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Central Asia: AIDS Project Seeks To Avert Epidemic

  • Robert McMahon

http://gdb.rferl.org/B4B5782B-E346-4FAE-A231-52FBF0A88481_w203.jpg --> http://gdb.rferl.org/B4B5782B-E346-4FAE-A231-52FBF0A88481_mw800_mh600.jpg There are an estimated 500,000 drug users in Central Asia The World Bank has announced a $27-million program to help four Central Asian countries prevent the spread of HIV/AIDS. Health experts are worried that the region is ripe for an explosion of the disease, due mainly to the rising number of intravenous drug users. A World Bank official who managed the AIDS project for Central Asia says that the initiative, if handled properly, could end the threat of an epidemic in five years and provide a template for regional cooperation on other issues.

Washington, 16 May 2005 (RFE/RL) -- The prevalence of HIV/AIDS in Central Asia remains relatively low, but its rate of increase -- from virtually no cases to thousands in the past 10 years -- has alarmed health experts and regional leaders.

The World Bank project announced last week creates a regional AIDS fund to improve prevention efforts among Kazakhstan, Kyrgyzstan, Tajikistan, and Uzbekistan.

World Bank specialist Joana Godinho, who directed planning of the project, told RFE/RL the region is in a situation of "intense risk" due to its location in the Afghanistan-to-Europe drug corridor.

"We know there is an estimate that there are at least half a million drug users in Central Asia. The majority of the drug users these days inject the drugs so there is a very risky situation," Godinho said. "If you put this together with the migration, which is intense from these countries to Russia, Europe, and even within Central Asia -- from Tajikistan to Kazakhstan, for example -- you have mobility, you have the drug users, you have the prostitution. So all the factors are in place."

Combating the disease is complicated by the parallel spread of tuberculosis, which is endemic in prisons.

Godinho said the most effective AIDS prevention requires action across a range of societal sectors. The fund, she added, will aim to spur coordination between the public and private sector as well as between different public services.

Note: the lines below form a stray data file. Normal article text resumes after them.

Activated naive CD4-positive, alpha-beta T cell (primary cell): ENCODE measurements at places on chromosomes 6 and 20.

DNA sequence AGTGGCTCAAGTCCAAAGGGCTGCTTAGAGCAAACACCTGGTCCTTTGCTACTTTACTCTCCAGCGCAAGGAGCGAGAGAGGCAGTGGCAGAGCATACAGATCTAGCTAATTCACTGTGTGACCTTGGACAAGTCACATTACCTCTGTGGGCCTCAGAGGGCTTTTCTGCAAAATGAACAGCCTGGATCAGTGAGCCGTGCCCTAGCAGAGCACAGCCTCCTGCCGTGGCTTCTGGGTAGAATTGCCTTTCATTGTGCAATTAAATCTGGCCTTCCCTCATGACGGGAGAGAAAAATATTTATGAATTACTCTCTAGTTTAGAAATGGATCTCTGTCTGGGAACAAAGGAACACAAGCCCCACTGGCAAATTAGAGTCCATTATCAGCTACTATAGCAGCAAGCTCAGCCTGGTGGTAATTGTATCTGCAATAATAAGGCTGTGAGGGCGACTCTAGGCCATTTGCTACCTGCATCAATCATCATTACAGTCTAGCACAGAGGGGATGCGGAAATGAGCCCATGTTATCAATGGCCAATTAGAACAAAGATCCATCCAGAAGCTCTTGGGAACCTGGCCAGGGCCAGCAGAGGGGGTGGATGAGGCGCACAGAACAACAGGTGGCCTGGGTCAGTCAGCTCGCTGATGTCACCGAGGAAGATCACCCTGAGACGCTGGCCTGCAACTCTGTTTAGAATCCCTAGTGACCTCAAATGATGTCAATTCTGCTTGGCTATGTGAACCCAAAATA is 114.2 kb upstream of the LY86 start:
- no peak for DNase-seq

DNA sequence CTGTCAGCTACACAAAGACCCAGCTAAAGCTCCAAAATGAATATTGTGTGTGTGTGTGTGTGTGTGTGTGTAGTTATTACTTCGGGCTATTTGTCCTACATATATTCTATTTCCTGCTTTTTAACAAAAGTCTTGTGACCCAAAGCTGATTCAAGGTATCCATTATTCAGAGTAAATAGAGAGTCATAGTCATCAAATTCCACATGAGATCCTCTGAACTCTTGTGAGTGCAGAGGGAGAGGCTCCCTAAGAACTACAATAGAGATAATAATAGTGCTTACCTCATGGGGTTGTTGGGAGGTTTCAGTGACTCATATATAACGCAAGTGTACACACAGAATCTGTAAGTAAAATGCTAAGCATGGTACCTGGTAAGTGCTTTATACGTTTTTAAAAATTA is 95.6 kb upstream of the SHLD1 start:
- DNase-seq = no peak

"The regional AIDS fund will give incentives for the countries to come together," she said. "So for example, if the AIDS centers of two countries submit a proposal they will have more chances [for funding] than if it is a proposal submitted by only one of the AIDS centers."

The regional fund's initial priorities are efforts aimed at preventing infection in high-risk groups -- for example, intravenous drug users, those working in the sex trade, and migrants. Activities will include information campaigns and the distribution of condoms to sex workers and clean needles to drug users.

The World Bank project is the first coordinated AIDS-prevention campaign in the region and constitutes a milestone of large-scale cooperation in Central Asia.

Godinho said Central Asian governments have observed the devastating impact of AIDS in Africa, where prevention measures were undertaken slowly. She said they also appear to have heeded the bank's warnings about the economic impact of ignoring such a health crisis.

"One argument the bank has been using is the economic argument," she said. "So if they don't prevent the epidemic, [they should understand] what may happen not only in epidemiological terms, in terms of people that will die and be sick but also in terms of costs for health systems, for the household and for the economy. And all of them are very sensitive to these economic arguments."

The project links together existing AIDS-prevention efforts in the four countries, each of which has approved a national strategy for fighting the disease. The four belong to the Central Asia Cooperation Organization (CACO), which will receive and disburse the AIDS fund through a regional project-management unit.

Godinho said Turkmenistan also showed signs of interest in the project, but the government never made a formal request for help, as required by the bank. She said Ashgabat has yet to approve a strategy for dealing with the disease and has failed to acknowledge any problem exists.

"Officially, for external purposes, they only acknowledge two cases, so it's like they think there is no problem in Turkmenistan, although that is not the case. Then they are not as advanced as other countries in terms of having approved an evidence-based strategy," Godinho said.

The procurement process for specific funding in the regional project is due to begin in July. The first disbursement of funding for AIDS prevention projects is expected to start in September.
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